Netflix subscription fees may rise if MTRCB regulates industry: media law expert

ABS-CBN News

Posted at Sep 22 2022 02:09 PM | Updated as of Sep 22 2022 02:46 PM

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MANILA — Filipinos may end up paying higher subscription fees to streaming services like Netflix if the Movie and Television Review and Classification Board (MTRCB) is allowed to regulate the industry, a media and law expert said on Thursday. 

Marichu Lambino, a professor of media law at the University of the Philippines, said the MTRCB may collect millions of pesos in fees should its power be expanded to streaming services.

She said that if MTRCB charges a P12,000 fee per movie, streaming services will have to pay millions due to the huge libraries of films and TV shows they offer.

"Kung titingnan mo 'yung Netflix, 'yung Netflix ay mayroong 17,000 titles. I-multiply mo 'yan ng P12,000 each title, makakakuha siya ng parang [P204 million]," she said on ABS-CBN's TeleRadyo.

(If you'll check Netflix, Netflix has roughly 17,000 titles. Multiply that to P12,000 and you'll get around P204 million.)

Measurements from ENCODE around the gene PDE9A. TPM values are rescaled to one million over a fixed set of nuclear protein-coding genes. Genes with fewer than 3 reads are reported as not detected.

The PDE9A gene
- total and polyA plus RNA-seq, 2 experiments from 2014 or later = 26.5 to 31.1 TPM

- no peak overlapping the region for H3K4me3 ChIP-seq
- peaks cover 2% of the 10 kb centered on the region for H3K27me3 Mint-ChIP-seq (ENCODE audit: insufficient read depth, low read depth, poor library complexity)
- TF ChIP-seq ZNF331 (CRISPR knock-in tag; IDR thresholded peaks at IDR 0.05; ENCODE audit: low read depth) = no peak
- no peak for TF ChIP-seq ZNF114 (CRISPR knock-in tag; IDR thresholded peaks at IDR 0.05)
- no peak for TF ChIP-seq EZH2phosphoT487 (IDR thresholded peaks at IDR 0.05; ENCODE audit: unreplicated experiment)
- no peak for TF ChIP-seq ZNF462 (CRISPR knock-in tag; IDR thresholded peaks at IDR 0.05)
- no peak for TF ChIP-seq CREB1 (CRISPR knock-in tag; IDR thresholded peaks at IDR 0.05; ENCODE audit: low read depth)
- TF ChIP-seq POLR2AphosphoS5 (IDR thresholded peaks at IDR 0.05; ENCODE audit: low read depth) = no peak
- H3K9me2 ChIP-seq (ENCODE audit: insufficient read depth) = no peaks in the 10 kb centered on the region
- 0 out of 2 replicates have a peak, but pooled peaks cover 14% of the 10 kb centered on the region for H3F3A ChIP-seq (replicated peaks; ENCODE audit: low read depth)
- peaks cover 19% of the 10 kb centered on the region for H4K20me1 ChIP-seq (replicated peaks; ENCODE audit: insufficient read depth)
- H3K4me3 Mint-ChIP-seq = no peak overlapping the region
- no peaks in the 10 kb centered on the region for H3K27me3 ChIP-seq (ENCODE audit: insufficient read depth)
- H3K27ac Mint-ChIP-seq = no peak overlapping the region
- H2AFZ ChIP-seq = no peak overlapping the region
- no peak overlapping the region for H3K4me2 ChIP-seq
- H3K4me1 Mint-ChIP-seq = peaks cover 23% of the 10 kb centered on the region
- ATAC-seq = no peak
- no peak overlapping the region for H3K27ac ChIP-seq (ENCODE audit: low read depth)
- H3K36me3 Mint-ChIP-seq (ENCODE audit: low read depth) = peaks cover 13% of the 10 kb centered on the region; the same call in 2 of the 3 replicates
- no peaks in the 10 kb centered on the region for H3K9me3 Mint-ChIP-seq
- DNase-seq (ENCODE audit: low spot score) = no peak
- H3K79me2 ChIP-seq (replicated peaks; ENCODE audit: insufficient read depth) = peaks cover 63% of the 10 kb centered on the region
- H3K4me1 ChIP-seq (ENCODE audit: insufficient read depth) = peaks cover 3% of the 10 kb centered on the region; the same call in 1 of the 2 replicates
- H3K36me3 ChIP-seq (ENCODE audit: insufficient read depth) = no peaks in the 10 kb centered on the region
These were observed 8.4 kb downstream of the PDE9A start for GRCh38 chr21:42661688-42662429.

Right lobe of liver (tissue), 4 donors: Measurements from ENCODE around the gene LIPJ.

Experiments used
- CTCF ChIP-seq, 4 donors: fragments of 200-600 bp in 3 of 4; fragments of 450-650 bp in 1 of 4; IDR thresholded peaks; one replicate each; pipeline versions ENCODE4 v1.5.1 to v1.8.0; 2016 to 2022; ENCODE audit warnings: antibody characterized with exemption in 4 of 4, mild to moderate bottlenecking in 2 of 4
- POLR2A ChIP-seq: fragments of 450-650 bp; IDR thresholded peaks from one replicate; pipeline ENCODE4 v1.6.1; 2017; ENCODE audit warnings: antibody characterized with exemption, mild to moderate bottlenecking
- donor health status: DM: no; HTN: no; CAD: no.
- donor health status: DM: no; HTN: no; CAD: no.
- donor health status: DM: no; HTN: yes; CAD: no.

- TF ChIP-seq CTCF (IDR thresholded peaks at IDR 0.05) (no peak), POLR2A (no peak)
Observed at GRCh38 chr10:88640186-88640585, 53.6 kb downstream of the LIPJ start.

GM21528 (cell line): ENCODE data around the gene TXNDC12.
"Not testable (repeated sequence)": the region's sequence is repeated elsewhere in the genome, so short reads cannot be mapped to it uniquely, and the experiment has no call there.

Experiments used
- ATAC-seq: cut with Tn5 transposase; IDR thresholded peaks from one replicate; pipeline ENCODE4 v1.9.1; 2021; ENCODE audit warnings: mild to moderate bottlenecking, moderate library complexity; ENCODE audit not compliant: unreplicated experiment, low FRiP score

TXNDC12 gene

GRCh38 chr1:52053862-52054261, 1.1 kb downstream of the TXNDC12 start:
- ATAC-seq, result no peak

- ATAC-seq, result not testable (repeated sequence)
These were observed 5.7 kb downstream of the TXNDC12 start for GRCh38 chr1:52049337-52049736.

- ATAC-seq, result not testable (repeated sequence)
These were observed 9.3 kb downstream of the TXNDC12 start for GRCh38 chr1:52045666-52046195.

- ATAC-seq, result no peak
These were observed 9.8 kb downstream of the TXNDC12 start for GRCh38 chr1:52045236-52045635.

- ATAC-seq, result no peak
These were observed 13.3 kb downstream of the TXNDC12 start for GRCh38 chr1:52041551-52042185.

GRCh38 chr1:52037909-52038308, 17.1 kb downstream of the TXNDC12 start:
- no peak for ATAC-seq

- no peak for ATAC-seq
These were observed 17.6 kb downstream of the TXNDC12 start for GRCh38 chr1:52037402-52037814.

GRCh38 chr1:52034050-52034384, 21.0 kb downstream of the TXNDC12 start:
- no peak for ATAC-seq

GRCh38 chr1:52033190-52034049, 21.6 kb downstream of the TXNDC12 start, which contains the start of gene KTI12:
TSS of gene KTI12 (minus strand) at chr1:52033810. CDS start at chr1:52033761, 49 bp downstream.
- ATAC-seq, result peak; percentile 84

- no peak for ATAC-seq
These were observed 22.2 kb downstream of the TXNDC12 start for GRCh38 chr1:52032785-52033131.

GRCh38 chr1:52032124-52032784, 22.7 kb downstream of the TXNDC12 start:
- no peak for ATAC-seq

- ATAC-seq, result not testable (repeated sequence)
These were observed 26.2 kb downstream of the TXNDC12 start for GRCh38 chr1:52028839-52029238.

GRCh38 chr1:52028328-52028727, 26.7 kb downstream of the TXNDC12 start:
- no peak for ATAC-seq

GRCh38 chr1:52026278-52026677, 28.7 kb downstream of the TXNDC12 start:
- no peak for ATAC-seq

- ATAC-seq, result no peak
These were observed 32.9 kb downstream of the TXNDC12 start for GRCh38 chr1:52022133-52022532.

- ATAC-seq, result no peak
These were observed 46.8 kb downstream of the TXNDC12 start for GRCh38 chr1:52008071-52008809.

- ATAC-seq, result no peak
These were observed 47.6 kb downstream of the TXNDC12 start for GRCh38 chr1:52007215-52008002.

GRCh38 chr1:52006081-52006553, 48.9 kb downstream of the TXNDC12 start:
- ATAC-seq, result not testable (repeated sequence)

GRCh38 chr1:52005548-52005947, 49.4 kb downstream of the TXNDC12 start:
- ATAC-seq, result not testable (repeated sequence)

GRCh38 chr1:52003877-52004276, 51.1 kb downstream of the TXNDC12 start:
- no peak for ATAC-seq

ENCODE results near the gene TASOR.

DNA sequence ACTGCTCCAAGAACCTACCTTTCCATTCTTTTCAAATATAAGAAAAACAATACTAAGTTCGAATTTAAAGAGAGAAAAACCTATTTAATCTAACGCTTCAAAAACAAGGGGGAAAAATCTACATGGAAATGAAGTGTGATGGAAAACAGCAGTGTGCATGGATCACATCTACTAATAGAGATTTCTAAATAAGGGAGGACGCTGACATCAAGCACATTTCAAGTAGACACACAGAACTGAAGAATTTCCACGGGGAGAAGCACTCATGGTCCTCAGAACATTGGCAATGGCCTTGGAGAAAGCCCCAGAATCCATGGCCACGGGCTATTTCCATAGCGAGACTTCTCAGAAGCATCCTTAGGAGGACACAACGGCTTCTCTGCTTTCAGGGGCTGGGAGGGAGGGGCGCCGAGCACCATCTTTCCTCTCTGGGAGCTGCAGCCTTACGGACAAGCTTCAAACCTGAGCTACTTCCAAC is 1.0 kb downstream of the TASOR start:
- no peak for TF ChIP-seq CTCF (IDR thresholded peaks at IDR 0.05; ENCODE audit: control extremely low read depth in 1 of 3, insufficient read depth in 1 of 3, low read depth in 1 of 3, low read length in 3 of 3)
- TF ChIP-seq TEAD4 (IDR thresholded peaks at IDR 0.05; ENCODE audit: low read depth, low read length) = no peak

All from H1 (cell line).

She warned that streaming services might pass this fee to their viewers and result in higher subscription fees.

Lambino said she opposes the proposal to expand MTRCB's power to these services as these firms have more sophisticated classification tools and the MTRCB has a history of censorship.

The MTRCB on Tuesday said updates are needed to widen its jurisdiction to cover international video streaming services, such as Netflix and Amazon.

“With regards to online streamers, hindi pa siya nasasaklaw. Kaya kailangan amyehndahan ang PD 1986, if we want to include the online streamers,” MTRCB Chairperson Diorella Maria Sotto-Antonio said during the deliberation of the agency's 2023 budget.

In a statement sent to ABS-CBN News Thursday, Sotto-Antonio said that she would "wait a few weeks first before I discuss this on air."

"I still need to discuss this with the board, and we are currently constructing the bill. I'd like to discuss it with them first before I talk about it in public."